Is Acupuncture a Valid Treatment for Osteoarthritis?

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For some patients, treatment for osteoarthritis alternates between modern scientific practice, as is employed by all doctors and therapists at the US Knee Center, and traditional methods such as home remedies, massages and acupuncture. While home remedies and massages are acknowledged by the scientific community to have some effects on improving symptoms, acupuncture however holds a somewhat controversial position. But before we explore the debates surrounding acupuncture, it’s best to first understand it.


Acupuncture is a form of traditional Chinese medicine (TCM), which focuses on healing by re-establishing balance in one’s qi, or flow of energy. This might all seem confusing and it’s understandably so - the principles behind TCM has its roots spread across philosophy and spirituality. As qi is considered responsible for governing one’s health, disruption in the flow is what causes the body to deteriorate and experience illness. In acupuncture, fine sterilised steel needles are inserted into the skin at specific areas which stimulate one’s energy pathways (or meridians as they are called) to restore the flow of qi, and hence improve health.


Given this explanation, it's no wonder why Western medicine doesn’t acknowledge acupuncture as a treatment for osteoarthritis as well as other ailments, among most forms of traditional medicine, as viable treatments. Where medical science is grounded in treating tangible, physiological aspects of the body, qi is too abstract a concept to be recognised by the field. But where there have been reports from patients confirming an improvement in joint soreness and stiffness after acupuncture, doctors and scientists have offered other alternative reasons for why it works for some.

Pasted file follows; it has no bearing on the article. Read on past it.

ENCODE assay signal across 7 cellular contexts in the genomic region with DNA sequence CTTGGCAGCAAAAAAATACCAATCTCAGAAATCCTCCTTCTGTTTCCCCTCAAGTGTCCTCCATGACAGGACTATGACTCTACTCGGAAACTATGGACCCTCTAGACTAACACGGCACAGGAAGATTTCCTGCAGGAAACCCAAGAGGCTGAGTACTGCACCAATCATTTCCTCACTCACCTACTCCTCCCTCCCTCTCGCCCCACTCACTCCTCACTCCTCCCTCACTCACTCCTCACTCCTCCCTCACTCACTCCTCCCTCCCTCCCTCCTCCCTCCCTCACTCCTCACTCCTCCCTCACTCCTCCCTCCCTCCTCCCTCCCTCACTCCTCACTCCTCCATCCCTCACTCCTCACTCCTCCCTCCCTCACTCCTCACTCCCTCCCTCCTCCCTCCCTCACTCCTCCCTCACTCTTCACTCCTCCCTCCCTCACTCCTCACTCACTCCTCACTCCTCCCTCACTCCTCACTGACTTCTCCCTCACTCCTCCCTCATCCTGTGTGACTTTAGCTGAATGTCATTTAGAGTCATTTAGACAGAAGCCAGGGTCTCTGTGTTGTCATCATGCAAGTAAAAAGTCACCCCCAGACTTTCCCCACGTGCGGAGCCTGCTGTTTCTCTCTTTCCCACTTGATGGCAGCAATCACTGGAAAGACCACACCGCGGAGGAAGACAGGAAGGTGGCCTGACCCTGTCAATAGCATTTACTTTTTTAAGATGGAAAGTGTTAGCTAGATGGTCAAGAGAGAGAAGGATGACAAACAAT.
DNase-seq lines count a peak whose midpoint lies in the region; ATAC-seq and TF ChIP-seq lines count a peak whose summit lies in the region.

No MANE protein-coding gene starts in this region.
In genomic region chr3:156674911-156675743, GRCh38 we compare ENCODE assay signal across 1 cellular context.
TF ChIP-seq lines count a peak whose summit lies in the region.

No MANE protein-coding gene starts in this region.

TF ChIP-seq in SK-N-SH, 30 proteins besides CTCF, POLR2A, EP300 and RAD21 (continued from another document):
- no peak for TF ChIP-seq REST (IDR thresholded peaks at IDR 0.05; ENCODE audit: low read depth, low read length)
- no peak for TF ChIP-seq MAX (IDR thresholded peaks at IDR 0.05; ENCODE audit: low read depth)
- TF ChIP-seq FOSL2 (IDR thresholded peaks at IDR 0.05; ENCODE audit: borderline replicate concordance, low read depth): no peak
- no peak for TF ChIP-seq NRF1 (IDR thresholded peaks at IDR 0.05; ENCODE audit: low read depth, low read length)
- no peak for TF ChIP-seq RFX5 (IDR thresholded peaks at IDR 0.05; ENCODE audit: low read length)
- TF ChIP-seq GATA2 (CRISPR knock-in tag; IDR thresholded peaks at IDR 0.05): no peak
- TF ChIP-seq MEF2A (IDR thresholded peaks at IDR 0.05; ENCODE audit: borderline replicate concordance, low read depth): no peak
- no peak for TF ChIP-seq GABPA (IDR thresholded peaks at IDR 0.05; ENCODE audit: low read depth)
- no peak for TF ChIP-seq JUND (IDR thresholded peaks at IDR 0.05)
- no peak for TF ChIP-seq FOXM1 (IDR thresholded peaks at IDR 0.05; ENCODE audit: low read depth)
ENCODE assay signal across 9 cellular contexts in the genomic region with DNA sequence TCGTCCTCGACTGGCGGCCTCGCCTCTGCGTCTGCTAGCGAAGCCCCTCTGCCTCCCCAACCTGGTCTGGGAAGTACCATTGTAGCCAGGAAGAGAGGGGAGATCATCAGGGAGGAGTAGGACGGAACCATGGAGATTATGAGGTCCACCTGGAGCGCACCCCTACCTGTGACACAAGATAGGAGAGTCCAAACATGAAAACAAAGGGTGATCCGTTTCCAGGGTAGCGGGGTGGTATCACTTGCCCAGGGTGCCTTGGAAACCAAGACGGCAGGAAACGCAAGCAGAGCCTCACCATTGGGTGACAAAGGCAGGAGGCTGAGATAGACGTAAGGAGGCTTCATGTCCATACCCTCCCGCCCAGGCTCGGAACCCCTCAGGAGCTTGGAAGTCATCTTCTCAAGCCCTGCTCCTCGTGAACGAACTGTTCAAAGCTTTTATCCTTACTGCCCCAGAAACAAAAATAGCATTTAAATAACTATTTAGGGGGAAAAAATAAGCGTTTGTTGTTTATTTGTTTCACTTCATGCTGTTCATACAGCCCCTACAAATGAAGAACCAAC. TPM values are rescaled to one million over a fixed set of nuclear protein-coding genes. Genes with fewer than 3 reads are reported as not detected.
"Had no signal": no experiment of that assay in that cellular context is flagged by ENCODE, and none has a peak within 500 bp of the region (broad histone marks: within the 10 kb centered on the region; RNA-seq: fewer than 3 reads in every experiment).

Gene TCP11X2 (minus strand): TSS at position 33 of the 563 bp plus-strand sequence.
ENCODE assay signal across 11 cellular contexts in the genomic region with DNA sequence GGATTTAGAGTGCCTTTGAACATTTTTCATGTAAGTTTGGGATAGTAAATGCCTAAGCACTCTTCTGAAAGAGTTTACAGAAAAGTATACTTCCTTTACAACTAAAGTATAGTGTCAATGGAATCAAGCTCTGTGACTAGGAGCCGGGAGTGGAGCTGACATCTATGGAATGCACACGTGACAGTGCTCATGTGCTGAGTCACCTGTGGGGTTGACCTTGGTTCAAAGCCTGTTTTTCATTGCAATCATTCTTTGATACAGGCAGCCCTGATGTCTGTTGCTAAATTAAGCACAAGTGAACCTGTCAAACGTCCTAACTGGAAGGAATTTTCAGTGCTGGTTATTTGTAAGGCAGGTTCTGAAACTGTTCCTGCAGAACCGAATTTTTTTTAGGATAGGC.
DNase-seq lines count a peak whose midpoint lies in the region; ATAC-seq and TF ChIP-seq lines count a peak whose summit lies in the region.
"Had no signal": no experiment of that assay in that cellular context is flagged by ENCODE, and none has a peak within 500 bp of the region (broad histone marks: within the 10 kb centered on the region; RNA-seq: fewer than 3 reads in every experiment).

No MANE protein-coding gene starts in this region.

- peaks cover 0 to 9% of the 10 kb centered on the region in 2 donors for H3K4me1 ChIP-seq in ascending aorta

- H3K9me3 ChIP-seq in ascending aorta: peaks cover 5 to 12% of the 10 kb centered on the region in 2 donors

Insertion of the needles triggers physiological mechanisms - puncturing the right spot sends signals to the brain, which then prompts the release of endorphins that dull out one’s sensations of pain, aching and soreness. Moreover, it may induce certain pain-relieving hormones and chemicals in the body, leading to positive reports of improved health.


But how far does this improvement go? Some studies have shown that acupuncture was only effective for patients of mild osteoarthritis, especially if the affected area was the spine or knee. And even then, the improvement was minimal in certain sets of cases as opposed to those who did not receive any treatment at all. As such, acupuncture had no effect on those suffering from chronic pain.


Other studies have been highly critical where results confirmed no improvement in patients’ arthritic pain. The occasional confirmation has been linked to a placebo effect of sorts where the patients had been led to believe that the treatment worked. In general, these experiments discard acupuncture completely, relegating it to sham treatment.


This begs the question: is acupuncture a valid treatment or not? Of course, there’s no consensus among the scientific community either proving or disproving healing through qi, but so far as it stands, acupuncture is recognised as a treatment for around 30 health problems including pain by the World Health Organisation.


In the end, there’s very little harm in trying - after all, acupuncture has no side-effects unlike most medicines. However, one shouldn’t take it as an alternative to viable and highly effective medical treatment that poses long-lasting results. At the US Knee Center, your care is our priority. Our qualified unit of specialists are trained in providing unmatched medical treatment so that you can continue to enjoy life with family and friends. Contact us today for an appointment.